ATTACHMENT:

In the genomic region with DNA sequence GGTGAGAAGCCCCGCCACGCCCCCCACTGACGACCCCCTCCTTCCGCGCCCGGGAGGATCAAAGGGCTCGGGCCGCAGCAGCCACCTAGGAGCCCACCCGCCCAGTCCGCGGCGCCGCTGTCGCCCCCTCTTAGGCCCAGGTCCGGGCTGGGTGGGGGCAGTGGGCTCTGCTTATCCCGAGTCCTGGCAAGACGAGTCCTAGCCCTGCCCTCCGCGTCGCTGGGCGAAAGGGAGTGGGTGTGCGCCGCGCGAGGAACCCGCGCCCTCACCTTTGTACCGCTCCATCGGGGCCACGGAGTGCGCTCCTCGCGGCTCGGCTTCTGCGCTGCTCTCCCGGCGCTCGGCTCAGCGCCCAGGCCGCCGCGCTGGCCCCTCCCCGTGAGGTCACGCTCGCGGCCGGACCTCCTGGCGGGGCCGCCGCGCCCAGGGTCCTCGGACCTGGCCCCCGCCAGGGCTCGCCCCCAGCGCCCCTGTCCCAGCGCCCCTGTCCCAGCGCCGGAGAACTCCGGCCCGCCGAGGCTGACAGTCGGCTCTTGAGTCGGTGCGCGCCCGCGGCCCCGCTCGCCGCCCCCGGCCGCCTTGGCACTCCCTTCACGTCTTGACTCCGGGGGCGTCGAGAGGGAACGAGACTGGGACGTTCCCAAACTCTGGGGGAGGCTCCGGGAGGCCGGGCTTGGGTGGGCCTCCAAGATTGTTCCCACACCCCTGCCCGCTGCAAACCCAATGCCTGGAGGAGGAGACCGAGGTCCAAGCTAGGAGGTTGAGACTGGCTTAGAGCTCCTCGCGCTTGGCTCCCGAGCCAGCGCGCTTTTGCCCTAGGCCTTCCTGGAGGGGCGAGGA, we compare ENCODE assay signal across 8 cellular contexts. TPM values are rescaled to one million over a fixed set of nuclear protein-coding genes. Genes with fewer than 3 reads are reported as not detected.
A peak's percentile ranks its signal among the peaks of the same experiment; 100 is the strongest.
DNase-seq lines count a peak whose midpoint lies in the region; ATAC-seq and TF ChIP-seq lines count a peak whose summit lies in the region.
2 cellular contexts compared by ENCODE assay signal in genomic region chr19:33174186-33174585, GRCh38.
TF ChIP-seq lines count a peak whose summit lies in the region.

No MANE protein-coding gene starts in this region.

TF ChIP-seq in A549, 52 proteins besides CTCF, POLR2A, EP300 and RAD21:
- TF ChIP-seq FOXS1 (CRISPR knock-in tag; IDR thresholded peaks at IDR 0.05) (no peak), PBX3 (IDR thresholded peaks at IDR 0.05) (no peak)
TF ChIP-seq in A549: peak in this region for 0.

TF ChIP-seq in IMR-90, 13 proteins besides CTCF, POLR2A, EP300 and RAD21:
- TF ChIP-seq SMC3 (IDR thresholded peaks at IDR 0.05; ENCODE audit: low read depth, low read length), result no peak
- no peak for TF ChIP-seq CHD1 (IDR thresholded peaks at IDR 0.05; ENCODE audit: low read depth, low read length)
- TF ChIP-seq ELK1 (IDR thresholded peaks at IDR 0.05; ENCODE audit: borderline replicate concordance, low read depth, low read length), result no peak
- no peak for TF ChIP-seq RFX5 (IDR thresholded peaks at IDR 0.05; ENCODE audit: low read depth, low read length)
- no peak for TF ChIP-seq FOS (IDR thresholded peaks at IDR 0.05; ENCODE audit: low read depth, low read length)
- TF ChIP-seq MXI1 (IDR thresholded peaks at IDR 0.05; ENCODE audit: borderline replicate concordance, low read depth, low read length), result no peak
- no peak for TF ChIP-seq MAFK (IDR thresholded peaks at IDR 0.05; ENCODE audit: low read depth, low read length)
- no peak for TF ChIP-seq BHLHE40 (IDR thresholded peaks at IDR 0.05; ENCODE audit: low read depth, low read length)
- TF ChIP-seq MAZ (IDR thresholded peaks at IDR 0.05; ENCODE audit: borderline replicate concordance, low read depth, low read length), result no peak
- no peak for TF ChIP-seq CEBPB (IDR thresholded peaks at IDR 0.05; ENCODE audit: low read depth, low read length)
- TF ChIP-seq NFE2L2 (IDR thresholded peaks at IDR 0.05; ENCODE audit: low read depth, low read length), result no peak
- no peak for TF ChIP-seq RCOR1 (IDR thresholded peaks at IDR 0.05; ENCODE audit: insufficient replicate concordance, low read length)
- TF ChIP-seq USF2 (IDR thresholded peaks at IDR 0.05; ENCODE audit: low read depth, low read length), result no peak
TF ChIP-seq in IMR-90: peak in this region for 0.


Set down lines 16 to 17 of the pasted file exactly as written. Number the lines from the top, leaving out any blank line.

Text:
- TF ChIP-seq MXI1 (IDR thresholded peaks at IDR 0.05; ENCODE audit: borderline replicate concordance, low read depth, low read length), result no peak
- no peak for TF ChIP-seq MAFK (IDR thresholded peaks at IDR 0.05; ENCODE audit: low read depth, low read length)